14. 14. IEML and the « Seman-c Web » 
  15. 15. Differences of nature between   IEML and XML / RDF / OWL  •  OWL has no seman3c content in itself: no verbs, nouns, adjec-ves,  adverbs, preposi-ons, inflec-ons, etc. OWL is rather a file format for  descrip-on logics.  •  IEML has a seman3c content in itself. Users can generate proposi-ons,  complex phrases with several proposi-ons and « texts » from the  syntax and dic-onary of IEML.   •  IEML can be expressed in any file format, including XML, RDF and  OWL. There is currently  an automa-c translator from a cursive  nota-on of IEML (called STAR), to binary and XML nota-ons of IEML.  IEML is not a data format!  •  It is indeed possible to use IEML to describe OWL ontologies (and so  to decompartmentalize dis-nct ontologies), or to describe in OWL the  complex network of concepts of the IEML dic-onary (like wordnet has  – almost ‐ done for the english language).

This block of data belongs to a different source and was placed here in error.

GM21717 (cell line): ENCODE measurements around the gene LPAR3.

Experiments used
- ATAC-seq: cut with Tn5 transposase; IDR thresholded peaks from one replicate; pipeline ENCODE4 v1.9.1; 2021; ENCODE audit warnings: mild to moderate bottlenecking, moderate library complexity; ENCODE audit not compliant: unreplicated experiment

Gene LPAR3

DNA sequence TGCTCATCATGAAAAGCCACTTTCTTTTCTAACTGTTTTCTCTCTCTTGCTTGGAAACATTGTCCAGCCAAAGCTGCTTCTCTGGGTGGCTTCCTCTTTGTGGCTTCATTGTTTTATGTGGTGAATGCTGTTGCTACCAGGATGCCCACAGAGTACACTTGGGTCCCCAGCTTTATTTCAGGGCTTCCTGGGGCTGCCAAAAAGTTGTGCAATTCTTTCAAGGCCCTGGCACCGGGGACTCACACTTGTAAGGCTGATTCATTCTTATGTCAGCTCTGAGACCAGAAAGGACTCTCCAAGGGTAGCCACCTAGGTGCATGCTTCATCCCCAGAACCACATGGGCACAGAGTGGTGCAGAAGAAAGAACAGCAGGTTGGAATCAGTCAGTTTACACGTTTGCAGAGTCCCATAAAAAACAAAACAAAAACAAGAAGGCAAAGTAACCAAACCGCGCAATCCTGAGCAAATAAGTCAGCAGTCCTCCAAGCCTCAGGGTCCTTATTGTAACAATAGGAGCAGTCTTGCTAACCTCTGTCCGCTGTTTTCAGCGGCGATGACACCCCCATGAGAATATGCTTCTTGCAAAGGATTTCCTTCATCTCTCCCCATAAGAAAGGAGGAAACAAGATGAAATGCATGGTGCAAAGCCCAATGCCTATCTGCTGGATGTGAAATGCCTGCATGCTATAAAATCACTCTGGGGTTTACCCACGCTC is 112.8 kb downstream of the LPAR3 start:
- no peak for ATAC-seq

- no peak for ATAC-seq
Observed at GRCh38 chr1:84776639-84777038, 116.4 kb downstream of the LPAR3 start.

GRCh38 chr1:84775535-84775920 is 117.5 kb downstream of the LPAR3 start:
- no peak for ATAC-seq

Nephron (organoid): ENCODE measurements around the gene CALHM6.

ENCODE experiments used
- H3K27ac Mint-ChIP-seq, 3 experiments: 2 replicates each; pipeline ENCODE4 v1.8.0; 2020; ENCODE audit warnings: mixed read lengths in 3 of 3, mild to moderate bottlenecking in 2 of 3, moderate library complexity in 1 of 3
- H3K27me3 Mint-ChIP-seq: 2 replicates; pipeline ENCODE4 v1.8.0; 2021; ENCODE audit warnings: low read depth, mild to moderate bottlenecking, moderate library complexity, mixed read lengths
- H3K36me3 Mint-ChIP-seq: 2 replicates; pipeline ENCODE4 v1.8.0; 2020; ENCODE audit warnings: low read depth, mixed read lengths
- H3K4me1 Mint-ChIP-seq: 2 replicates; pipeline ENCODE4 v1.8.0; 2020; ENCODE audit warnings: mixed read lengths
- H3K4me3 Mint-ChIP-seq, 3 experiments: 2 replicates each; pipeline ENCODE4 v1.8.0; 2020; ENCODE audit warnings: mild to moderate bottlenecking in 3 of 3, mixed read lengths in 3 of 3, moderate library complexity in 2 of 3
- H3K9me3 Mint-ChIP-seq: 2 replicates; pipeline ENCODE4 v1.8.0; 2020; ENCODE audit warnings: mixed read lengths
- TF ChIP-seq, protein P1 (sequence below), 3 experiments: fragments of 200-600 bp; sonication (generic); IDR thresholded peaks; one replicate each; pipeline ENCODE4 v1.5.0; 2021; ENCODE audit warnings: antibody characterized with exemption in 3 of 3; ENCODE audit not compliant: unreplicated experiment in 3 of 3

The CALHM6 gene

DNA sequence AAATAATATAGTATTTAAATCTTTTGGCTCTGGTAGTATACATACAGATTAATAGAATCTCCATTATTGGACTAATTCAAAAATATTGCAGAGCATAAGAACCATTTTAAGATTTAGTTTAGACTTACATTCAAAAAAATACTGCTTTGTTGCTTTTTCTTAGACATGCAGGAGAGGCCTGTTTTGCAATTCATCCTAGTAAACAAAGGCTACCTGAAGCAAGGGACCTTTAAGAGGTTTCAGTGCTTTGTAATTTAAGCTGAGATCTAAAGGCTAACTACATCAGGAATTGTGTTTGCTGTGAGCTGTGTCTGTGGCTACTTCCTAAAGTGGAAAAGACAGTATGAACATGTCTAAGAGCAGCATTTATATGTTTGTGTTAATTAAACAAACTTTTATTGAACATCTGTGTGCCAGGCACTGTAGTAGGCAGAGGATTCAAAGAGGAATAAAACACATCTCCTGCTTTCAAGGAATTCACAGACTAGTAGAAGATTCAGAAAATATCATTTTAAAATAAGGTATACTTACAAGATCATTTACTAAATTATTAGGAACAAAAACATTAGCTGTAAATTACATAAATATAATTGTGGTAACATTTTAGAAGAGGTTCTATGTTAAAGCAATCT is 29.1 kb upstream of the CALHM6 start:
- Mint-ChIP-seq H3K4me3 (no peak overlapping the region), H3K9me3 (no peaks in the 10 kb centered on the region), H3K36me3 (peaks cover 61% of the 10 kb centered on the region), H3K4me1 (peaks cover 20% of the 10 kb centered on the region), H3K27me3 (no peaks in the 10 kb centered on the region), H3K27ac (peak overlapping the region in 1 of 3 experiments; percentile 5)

16. 16. Differences of goals between   IEML and XML / RDF / OWL  •  1) Seman-c interoperability  –  Standardizing data formats is already done by the W3C and other standardiza-on  ins-tu-ons.  –  But diversity of data formats is not the only obstacle to seman-c interoperability :  diversity of ontologies, folksonomies, classifica-on systems, natural languages...   –  IEML can be used in the context of ontologies with very different hierarchies of  concepts  –  Once expressed in IEML, a complex concept ‐ the meaning of a *tag ‐ can be  automa-cally translated to any natural language supported by the IEML dic3onary.  •  2) Transparency of seman-c addressing system  •  3) Empowerment of wri-ng / reading  •  4) Symbolic tool for self‐observa-on and self‐reference of collec-ve  intelligence  These goals have to be addressed by humani-es and social sciences, but  these sciences need the help of soZware engineering.